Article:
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Polyaxial Locked Plate Gives Surgeons More Options For Hard-To-Treat Knee Fractures; 94 Percent Union Rate


Study Provides First Peer-Reviewed Clinical Data Documenting The Strength And Utility of These Devices For Treating Leg Fractures

Warsaw, IN – A technology used to treat fractured spines has shown to be an effective option for difficult-to-treat leg fractures around the knee, according to new research published in the Journal of Bone & Joint Surgery.

“This large, multi-center study demonstrates that polyaxial screw technology in locking plates can be used successfully in simple as well as complex periarticular fractures. This study reinforces our long-held confidence in the strength of this type of locking plate coupled with polyaxial locking screws,” said George Haidukewych, MD, lead author of the study, in an interview.

The POLYAX™ Locked Plating System’s screws can be positioned at customized angles best suited to each patient’s anatomy. Originally created to treat spinal fractures, the technology has in recent years been adapted for treating fractures around the knee, including complex fractures. According to a study published in the Journal of Bone & Joint Surgery,1 the POLYAX™ Plating System offers a 94 percent rate of union and more fixation versatility with no increase in complications. The study provides the first peer-reviewed clinical data documenting the strength and utility of these devices for treating leg fractures.

Researchers studied the POLYAX™ System (DePuy Orthopaedics, Inc.) in routine cases and in complex fractures. Researchers concluded that the POLYAX™ System is as strong as fixed-angle plates while allowing greater fixation versatility. The polyaxial system is useful in situations where surgeons encounter periprosthetic fractures around the knee or other barriers to optimum screw placement and periarticular fixation. In these instances, first-generation fixed-angle locked plates posed limitations that were addressed with the POLYAX™ System.

“The distinct advantage of polyaxial screws is their versatility. The ability to use the contour of the plate and to angle the multi-directional screws is a huge benefit to surgeons who want to avoid prosthesis or additional trauma fixation hardware that would otherwise prevent him or her from achieving good fixation of the fracture,” Dr. Haidukewych said.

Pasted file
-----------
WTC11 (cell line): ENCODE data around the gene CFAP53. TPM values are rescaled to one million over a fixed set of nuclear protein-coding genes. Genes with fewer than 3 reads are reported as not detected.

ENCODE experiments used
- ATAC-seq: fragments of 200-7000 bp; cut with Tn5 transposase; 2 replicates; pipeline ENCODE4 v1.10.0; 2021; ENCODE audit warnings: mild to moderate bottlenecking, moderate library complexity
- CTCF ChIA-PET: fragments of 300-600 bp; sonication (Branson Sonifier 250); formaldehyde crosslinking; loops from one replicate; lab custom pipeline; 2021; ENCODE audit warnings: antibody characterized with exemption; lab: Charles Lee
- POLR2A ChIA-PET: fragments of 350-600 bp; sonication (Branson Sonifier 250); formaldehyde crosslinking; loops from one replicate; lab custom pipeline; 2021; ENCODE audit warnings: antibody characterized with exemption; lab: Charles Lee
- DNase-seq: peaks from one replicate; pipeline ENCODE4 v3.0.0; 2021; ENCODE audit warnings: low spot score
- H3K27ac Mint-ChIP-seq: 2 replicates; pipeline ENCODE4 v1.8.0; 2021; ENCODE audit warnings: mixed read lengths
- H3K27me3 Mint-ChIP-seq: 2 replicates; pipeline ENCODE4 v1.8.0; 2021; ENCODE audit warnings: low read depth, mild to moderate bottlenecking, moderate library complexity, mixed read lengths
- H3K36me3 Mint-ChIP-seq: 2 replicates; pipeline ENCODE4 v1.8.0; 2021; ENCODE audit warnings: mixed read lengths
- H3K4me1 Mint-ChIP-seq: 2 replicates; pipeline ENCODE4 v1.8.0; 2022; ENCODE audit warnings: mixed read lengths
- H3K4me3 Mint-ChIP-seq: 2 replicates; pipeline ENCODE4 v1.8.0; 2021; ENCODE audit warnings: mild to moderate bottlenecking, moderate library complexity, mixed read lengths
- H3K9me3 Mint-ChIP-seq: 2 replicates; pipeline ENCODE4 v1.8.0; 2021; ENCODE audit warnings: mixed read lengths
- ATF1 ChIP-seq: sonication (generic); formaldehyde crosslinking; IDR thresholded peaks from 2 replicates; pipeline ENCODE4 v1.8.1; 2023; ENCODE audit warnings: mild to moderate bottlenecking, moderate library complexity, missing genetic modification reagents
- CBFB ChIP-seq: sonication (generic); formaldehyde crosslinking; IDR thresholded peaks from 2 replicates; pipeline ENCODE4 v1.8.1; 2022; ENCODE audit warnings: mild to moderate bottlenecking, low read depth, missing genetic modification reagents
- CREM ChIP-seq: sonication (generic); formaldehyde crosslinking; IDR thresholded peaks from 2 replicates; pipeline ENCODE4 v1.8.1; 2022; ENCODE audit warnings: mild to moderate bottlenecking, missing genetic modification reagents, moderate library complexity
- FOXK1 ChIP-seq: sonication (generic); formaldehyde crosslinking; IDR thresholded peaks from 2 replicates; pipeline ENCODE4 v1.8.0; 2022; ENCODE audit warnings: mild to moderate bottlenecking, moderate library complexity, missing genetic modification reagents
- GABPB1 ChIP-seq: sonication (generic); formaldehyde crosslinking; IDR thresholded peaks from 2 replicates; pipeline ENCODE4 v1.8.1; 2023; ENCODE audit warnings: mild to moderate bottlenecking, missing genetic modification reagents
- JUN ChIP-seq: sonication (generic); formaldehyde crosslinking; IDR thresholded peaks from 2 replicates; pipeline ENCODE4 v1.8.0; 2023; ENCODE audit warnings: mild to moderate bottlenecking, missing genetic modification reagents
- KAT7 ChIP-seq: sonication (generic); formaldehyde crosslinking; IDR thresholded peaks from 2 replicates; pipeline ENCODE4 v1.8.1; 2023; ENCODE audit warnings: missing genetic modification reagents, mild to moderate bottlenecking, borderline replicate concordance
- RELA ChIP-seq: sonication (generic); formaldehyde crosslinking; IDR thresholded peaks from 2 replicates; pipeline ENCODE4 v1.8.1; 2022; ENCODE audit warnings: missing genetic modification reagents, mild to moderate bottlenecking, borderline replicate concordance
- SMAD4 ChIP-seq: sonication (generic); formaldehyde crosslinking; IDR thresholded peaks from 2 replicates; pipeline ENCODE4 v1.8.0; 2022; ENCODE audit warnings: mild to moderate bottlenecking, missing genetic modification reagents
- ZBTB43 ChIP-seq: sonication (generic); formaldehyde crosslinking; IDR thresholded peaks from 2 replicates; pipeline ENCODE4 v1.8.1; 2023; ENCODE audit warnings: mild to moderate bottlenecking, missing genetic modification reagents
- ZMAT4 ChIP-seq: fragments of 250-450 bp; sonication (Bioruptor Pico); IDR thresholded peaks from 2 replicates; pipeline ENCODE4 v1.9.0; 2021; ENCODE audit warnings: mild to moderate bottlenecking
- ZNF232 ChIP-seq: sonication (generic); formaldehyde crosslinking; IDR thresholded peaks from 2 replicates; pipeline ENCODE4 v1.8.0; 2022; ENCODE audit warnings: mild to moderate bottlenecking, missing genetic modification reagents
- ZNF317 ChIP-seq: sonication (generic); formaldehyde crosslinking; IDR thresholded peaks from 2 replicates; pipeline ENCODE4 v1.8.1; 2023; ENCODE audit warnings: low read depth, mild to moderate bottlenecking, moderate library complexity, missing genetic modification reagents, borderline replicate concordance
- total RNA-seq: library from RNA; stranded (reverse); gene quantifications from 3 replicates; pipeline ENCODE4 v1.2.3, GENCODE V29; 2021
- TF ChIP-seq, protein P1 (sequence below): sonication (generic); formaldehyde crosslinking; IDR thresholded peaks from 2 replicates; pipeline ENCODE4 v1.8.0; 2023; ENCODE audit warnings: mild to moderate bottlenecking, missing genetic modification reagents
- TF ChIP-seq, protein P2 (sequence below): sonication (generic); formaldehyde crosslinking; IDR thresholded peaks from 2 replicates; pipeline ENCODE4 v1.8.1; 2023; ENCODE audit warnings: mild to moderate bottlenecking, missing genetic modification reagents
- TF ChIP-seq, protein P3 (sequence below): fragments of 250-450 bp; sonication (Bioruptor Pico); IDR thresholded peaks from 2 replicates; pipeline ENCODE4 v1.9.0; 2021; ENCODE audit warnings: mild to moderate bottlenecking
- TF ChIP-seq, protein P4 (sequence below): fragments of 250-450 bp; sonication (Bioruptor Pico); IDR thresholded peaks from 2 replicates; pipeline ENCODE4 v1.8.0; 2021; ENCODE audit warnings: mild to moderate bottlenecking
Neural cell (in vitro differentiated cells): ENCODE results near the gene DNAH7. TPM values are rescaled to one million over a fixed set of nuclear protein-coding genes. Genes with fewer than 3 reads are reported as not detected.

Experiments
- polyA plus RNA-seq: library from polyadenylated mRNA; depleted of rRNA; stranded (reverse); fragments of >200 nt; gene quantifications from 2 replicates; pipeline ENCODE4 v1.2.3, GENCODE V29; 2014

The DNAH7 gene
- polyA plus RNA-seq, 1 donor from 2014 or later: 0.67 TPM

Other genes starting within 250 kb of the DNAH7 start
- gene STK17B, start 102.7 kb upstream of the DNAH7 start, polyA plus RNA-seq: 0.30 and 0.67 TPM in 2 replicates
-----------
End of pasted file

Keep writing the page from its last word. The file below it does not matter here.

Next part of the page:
The research is based on the use of the device in 54 patients with a total of 56 fractures, including 25 distal femoral fractures and 31 proximal tibial fractures. Cases were reviewed for changes in alignment, hardware breakage, and mechanical complications of the device. Function was assessed using Knee Society scores. The research reported that 94 percent of fractures united successfully. There were no mechanical complications and no evidence of varus collapse as a result of polyaxial screw failure. Complication rates were consistent with historical controls for fixed-angle locking plates. The researchers concluded that polyaxial locking plates offer more fixation versatility with no increase in complications or loss of reduction compared to first-generation fixed-angle locked plates.

As with any medical treatment, individual results with fracture surgery may vary. There are potential risks, and recovery takes time. Patients are encouraged to consult an orthopaedic surgeon.

About the POLYAX™ Periarticular Plating System

The POLYAX™ distal femoral plate contains a head with a central 8-mm fixed locking, cannulated screw. This central screw is surrounded by multiple 5.5-mm polyaxial screws with threaded bushings that allow a 30 cone of angulation. The POLYAX™ tibial plate has a proximal row of three 4.0-mm screws. In the neck of the plate are 5.5-mm solid polyaxial screws. The shaft portion of the plate also accepts fixed locking or standard nonlocking screws.


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